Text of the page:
Page 5 of The Mythic Roots of Western Culture’s Alienation from Nature. Adams and Belasco. Tapestry Institute Occasional Papers, Volume 1, Number 3. July, 2015. Outline / List of Headings available here.
The Role of Landscape in the Hero’s Journey Myth
Academic Jungian myth analysts define the Hero’s Journey Myth as an outward manifestation or expression of an inner and psychological journey of self-actualization. This point is vital to understanding how Western culture’s mythic view of nature impacts its actual relationship with nature.
Jung differentiated “his theory from Freud’s by asserting that there are fantasies and dreams of an ‘impersonal’ nature that cannot be reduced to experiences in a person’s past. Jung then asserts that the similarities among myths are the result of the projection of the collective rather than the personal unconscious onto the external world. Finally, he comes to the conclusion that myth originates and functions to satisfy the psychological need for contact with the unconscious – not merely to announce the existence of the unconscious, but to let us experience it.” (20) While some people actually engage in real-life actions where they brave physical dangers, travel long distances under challenging circumstances, and found a new religion, a new city, or a new way of life — Campbell calls these “legendary” Heroes — the point of understanding myth in the Jungian system is that it empowers ordinary people to engage in a more metaphorical quest for their own authentic and actualized lives (21).
Western scholars see the Hero’s Journey Myth as universal rather than gender-specific or culture-specific because they see it as a projection of the human mind biologically common to all people. Jungian Myth analyst Sam Keen usually applies this idea in writings geared towards men: “The great mono-myth of ‘the hero with a thousand faces,’ about which Joseph Campbell wrote, converts the process by which we break out of the constraints of mind and spirit imposed upon us by our society and become self-transcending persons into a dramatic narrative of a literal quest in the external world. . . We are travelers on a journey to an unknown destination. Some longing, some missing fulfillment, keeps us searching for a holy grail that is hidden just beyond the mist.” (22) Clarissa Pinkola Estes applies the Jungian understanding of Myth similarly to women: “My life and work as a Jungian psychoanalyst, poet, and cantadora, keeper of the old stories, have taught me that women’s flagging vitality can be restored by extensive ‘psychic-archeological’ digs into the ruins of the female underworld. By these methods we are able to recover the ways of the natural instinctive psyche. . .” (23) The assumption of cultural universality is even stronger than that of gender-commonality. Campbell’s book The Hero With A Thousand Faces (ref. 16) uses the Jungian Hero’s Journey Myth to analyze stories from a variety of cultures around the world and show that the Hero’s life and story are the same everywhere.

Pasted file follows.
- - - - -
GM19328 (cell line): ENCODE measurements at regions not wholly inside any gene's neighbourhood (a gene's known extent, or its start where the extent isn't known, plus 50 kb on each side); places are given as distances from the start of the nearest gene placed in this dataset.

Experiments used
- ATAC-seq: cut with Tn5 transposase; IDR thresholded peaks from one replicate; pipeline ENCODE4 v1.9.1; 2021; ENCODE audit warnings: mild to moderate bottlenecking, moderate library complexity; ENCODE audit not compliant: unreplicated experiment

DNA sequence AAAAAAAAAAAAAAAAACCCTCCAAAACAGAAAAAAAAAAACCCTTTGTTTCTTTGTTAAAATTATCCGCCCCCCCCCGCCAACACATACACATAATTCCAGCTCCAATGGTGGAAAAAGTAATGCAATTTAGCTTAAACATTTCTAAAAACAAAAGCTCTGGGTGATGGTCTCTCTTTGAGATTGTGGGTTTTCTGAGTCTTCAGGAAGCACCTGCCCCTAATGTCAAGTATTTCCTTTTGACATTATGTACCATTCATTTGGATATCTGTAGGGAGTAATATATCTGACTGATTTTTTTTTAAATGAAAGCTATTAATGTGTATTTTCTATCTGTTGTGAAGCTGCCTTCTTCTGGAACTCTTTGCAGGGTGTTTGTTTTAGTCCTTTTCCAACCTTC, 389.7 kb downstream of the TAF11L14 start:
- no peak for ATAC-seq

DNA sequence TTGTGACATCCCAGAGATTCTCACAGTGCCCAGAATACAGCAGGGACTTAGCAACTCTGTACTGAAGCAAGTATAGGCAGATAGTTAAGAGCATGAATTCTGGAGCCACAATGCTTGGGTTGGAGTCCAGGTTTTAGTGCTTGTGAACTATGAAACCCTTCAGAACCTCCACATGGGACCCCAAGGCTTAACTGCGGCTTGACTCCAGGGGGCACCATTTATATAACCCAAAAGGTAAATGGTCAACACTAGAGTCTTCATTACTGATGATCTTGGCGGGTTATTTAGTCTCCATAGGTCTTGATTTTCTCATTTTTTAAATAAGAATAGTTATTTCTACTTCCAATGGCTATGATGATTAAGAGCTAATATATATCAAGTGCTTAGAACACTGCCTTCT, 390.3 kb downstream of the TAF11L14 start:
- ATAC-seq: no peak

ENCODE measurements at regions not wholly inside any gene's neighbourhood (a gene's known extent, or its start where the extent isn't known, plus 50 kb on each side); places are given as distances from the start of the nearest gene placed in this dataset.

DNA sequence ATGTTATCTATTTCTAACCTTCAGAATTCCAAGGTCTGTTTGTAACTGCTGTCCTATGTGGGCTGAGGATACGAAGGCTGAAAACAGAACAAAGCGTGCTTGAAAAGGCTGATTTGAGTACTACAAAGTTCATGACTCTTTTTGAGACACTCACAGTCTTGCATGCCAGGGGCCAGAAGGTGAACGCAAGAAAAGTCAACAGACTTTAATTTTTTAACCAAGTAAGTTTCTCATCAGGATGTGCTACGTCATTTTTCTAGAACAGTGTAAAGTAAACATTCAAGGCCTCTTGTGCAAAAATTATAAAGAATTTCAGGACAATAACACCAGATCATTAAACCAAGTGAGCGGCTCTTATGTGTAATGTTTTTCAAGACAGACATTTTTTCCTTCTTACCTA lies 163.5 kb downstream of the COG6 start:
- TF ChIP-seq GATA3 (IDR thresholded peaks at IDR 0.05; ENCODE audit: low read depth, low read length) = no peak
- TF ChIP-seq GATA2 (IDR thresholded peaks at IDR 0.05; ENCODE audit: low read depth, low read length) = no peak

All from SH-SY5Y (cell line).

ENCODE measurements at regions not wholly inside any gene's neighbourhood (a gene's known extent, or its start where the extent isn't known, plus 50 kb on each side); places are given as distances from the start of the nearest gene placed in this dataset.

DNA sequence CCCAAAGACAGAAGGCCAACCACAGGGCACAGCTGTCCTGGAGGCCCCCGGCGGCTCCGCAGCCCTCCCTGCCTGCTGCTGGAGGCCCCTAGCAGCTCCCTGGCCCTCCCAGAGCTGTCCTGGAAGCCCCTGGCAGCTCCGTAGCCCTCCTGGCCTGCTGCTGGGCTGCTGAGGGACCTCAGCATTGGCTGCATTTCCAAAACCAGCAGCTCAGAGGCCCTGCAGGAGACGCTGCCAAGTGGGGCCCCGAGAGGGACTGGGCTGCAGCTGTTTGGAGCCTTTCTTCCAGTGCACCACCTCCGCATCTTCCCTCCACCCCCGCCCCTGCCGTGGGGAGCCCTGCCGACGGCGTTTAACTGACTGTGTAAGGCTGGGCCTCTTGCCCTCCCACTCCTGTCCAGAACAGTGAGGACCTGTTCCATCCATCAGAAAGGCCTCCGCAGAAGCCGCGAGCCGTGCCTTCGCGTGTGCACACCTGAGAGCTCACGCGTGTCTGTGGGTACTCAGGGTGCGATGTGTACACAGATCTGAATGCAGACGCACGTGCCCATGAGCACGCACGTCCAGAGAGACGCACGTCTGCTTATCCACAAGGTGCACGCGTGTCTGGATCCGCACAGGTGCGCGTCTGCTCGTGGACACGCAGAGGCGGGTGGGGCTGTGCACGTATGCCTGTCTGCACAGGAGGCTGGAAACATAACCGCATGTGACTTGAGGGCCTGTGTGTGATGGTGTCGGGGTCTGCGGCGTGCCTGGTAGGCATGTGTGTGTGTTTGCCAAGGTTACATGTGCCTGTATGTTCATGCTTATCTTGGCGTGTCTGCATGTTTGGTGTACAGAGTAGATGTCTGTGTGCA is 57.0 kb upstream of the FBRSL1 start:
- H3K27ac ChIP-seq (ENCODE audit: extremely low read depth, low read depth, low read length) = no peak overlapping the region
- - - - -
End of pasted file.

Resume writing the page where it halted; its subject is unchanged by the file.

In the Jungian view of Myth, the desert shown in the opening scenes of Lawrence of Arabia is therefore less important to the story as an actual, ecological desert than it is as a symbolic desert through which the Hero must journey to find himself. So although T. E. Lawrence was a historical figure, and the film (and the memoire on which it’s based) depict events that really took place in some form, in the Western view of myth all that is of secondary importance. What matters is the symbolic or metaphoric ways in which Lawrence’s story allows viewers who are “longing, . . . missing fulfillment, . . . searching for a holy grail that is hidden just beyond the mist” (Keen) to vicariously come along for the ride. The real desert through which that ride is taken becomes the metaphorical “world of fire, of original experience” (Campbell) that gives the Hero the chance to “break out of the constraints of mind and spirit imposed upon us by our society” (Keen).